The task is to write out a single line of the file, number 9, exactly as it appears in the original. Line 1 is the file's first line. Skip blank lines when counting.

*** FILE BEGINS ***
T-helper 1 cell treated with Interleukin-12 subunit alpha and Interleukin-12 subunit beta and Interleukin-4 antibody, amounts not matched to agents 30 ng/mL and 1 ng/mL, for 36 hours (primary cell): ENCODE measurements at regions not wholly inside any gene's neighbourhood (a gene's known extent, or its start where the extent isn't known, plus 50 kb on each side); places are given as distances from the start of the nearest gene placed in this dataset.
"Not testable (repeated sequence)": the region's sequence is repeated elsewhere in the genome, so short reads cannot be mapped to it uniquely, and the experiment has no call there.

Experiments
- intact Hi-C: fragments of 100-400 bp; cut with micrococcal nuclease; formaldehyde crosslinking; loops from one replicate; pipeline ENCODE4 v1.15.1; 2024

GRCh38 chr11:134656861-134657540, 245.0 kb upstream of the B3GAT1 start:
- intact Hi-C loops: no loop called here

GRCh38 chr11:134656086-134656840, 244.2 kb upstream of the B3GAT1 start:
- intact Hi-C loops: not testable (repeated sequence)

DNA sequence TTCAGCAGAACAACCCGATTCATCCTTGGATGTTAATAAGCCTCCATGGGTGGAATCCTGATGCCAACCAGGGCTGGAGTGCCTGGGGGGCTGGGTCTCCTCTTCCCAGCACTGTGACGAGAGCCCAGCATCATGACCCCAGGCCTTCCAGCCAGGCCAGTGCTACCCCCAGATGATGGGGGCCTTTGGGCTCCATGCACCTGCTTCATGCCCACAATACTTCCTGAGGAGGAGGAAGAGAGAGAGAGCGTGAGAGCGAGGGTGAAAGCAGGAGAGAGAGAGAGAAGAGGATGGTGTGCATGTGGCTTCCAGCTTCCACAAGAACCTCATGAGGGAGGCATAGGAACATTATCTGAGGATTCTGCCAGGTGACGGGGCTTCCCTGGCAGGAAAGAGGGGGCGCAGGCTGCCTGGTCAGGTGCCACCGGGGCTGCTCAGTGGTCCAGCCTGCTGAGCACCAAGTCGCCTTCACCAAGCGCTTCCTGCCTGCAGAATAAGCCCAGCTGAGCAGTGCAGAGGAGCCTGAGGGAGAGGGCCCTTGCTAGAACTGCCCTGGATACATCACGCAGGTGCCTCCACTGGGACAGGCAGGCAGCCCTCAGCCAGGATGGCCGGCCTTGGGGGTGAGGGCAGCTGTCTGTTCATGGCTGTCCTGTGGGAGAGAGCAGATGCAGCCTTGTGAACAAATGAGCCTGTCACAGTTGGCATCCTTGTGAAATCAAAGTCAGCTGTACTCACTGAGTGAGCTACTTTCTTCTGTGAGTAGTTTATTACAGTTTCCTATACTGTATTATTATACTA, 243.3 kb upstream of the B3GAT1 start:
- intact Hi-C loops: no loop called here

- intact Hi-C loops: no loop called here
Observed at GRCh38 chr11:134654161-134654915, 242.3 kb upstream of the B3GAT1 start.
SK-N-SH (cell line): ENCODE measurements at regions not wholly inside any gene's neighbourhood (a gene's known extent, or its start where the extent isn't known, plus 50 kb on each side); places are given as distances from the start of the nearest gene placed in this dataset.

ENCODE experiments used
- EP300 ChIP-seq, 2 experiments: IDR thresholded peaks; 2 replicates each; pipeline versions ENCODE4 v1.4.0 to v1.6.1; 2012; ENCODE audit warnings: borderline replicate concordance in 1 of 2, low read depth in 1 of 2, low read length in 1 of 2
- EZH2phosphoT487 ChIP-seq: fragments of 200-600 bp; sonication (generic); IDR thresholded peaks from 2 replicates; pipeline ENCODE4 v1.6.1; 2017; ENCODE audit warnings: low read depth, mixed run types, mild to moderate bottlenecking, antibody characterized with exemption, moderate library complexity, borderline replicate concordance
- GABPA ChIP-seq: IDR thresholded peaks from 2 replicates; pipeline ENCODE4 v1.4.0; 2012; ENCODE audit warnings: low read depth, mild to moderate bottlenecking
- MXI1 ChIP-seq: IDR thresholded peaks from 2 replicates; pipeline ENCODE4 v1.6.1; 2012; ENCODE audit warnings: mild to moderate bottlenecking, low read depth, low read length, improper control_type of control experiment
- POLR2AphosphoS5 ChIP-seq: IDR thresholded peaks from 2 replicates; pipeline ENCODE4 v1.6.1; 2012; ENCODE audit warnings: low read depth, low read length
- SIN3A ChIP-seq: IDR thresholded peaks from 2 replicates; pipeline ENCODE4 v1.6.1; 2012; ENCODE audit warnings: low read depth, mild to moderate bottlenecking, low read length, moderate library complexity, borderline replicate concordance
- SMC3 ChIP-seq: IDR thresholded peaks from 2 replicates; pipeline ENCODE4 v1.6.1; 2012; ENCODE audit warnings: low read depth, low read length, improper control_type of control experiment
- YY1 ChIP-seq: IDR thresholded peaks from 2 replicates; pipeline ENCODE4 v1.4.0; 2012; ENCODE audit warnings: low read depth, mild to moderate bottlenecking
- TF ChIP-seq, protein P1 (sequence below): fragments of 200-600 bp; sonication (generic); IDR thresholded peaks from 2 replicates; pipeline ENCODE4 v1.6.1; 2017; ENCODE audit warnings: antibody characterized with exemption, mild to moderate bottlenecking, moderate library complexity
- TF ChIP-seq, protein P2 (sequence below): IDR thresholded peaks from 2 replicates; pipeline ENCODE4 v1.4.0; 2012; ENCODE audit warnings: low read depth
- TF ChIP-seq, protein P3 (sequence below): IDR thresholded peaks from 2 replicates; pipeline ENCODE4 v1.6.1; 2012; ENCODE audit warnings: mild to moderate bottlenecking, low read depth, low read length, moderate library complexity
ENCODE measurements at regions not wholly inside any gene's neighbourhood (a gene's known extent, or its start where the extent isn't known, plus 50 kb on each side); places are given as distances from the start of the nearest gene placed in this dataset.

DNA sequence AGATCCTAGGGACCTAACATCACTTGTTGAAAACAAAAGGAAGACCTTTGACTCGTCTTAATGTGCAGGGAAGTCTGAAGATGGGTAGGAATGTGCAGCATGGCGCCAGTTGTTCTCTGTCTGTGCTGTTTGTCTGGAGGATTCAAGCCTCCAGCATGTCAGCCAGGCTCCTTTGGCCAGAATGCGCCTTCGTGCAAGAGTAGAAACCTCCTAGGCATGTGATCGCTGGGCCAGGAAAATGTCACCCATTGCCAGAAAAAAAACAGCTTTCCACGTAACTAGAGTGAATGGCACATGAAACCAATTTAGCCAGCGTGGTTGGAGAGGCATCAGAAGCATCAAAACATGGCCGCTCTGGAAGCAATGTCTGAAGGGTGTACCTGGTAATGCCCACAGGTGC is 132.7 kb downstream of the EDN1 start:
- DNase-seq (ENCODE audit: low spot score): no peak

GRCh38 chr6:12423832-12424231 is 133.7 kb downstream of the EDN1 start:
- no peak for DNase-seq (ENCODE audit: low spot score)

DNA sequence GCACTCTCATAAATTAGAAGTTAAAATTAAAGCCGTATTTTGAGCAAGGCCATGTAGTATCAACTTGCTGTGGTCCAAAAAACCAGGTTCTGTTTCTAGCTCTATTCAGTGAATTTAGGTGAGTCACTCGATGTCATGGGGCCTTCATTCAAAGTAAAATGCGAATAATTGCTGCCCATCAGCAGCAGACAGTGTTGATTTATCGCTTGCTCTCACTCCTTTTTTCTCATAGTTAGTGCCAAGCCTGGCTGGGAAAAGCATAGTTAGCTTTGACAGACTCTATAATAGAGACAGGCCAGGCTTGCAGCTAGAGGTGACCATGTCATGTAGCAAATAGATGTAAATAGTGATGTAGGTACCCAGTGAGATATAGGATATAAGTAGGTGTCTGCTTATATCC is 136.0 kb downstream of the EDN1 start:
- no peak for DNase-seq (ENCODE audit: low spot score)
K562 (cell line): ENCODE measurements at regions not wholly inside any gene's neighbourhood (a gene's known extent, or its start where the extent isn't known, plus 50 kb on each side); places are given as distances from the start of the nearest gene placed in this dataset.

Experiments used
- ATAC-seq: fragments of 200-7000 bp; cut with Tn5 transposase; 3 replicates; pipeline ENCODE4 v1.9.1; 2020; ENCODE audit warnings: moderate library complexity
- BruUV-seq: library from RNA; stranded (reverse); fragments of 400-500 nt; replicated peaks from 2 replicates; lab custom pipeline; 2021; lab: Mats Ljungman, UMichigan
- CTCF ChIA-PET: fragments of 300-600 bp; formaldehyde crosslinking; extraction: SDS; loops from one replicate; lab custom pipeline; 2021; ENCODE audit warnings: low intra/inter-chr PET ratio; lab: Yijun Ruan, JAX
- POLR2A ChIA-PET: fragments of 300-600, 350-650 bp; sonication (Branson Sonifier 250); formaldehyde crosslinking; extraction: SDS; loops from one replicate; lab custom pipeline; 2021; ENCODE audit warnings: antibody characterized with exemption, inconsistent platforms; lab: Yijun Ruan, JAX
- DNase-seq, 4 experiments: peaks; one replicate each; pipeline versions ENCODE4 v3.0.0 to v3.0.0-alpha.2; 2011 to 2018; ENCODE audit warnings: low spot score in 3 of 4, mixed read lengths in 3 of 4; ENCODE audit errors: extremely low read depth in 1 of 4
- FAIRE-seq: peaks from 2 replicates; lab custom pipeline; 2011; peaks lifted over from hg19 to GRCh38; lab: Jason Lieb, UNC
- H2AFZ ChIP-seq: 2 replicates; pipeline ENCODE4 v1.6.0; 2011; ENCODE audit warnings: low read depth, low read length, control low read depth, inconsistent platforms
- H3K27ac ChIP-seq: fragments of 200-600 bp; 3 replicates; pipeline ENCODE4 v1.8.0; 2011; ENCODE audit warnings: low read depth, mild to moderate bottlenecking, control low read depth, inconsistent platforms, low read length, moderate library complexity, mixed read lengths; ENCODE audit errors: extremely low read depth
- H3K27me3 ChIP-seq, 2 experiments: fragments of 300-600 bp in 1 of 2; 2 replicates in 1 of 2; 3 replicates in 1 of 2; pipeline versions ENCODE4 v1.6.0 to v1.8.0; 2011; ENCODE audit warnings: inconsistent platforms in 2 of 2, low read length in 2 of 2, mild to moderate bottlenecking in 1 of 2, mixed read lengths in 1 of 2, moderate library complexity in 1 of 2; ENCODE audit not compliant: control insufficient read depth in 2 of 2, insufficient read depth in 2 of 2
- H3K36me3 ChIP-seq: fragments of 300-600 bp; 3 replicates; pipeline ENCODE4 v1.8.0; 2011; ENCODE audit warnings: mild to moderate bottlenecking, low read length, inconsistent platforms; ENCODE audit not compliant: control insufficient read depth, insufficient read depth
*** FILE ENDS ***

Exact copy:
DNA sequence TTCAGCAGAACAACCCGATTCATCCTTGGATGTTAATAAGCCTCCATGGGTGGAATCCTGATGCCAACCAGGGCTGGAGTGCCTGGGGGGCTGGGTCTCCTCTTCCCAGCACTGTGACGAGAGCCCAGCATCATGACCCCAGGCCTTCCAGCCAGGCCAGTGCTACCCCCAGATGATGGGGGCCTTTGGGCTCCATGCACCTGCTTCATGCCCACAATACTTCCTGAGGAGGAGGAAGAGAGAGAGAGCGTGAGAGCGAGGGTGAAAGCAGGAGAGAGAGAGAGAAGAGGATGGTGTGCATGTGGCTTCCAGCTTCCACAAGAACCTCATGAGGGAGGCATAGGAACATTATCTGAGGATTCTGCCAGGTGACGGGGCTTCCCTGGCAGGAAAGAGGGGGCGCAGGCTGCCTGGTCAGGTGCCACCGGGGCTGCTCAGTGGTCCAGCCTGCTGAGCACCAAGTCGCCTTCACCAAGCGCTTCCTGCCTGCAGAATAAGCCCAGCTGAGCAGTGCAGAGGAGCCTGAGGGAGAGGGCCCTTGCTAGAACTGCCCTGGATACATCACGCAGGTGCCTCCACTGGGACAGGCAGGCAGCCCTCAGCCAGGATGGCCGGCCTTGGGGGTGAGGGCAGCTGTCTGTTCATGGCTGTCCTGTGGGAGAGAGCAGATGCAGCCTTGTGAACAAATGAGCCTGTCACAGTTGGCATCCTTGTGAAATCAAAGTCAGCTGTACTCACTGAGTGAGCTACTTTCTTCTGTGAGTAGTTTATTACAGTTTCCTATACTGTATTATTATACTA, 243.3 kb upstream of the B3GAT1 start: